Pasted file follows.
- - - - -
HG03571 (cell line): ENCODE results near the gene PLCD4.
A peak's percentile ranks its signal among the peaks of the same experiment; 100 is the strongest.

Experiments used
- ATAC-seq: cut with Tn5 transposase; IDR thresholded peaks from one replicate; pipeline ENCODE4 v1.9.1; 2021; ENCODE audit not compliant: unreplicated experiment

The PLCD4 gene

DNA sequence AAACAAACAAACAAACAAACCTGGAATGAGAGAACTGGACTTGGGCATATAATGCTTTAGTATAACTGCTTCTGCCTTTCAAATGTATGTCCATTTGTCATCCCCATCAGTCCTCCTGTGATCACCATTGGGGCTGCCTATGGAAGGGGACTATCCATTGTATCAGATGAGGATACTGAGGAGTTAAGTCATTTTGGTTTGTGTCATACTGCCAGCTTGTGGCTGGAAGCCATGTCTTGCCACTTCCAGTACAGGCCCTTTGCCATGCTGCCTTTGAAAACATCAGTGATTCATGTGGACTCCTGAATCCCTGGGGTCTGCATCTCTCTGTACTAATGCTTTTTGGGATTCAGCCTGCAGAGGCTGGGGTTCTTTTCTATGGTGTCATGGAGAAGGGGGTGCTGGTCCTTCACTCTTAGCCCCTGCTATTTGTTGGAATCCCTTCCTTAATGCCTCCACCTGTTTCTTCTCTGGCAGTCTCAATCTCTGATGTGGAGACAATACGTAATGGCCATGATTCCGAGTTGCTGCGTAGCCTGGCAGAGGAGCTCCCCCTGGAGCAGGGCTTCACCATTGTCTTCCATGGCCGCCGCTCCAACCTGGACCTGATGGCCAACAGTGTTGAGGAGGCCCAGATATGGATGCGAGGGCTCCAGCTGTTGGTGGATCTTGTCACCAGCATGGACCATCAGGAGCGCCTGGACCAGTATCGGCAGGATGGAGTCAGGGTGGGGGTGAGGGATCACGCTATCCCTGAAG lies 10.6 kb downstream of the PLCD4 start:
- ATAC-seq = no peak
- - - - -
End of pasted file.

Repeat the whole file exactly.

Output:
HG03571 (cell line): ENCODE results near the gene PLCD4.
A peak's percentile ranks its signal among the peaks of the same experiment; 100 is the strongest.

Experiments used
- ATAC-seq: cut with Tn5 transposase; IDR thresholded peaks from one replicate; pipeline ENCODE4 v1.9.1; 2021; ENCODE audit not compliant: unreplicated experiment

The PLCD4 gene

DNA sequence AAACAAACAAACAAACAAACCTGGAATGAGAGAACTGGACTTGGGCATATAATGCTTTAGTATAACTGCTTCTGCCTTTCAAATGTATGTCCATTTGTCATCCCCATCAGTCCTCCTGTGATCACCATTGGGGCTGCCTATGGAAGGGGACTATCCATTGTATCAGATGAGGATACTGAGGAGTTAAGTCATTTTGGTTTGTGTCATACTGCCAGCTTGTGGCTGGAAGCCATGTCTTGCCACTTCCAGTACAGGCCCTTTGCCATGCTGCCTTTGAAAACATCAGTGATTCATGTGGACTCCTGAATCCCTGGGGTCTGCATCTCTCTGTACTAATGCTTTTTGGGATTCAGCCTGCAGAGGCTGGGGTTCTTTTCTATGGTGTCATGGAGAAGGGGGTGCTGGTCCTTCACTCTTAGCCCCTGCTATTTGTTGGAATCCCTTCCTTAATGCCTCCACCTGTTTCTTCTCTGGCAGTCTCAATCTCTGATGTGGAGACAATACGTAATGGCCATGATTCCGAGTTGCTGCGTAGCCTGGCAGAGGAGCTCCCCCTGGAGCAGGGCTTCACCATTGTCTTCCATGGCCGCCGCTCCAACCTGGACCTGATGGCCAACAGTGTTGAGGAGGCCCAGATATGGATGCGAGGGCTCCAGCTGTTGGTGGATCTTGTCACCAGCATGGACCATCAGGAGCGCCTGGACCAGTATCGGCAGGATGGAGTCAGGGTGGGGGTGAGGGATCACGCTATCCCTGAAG lies 10.6 kb downstream of the PLCD4 start:
- ATAC-seq = no peak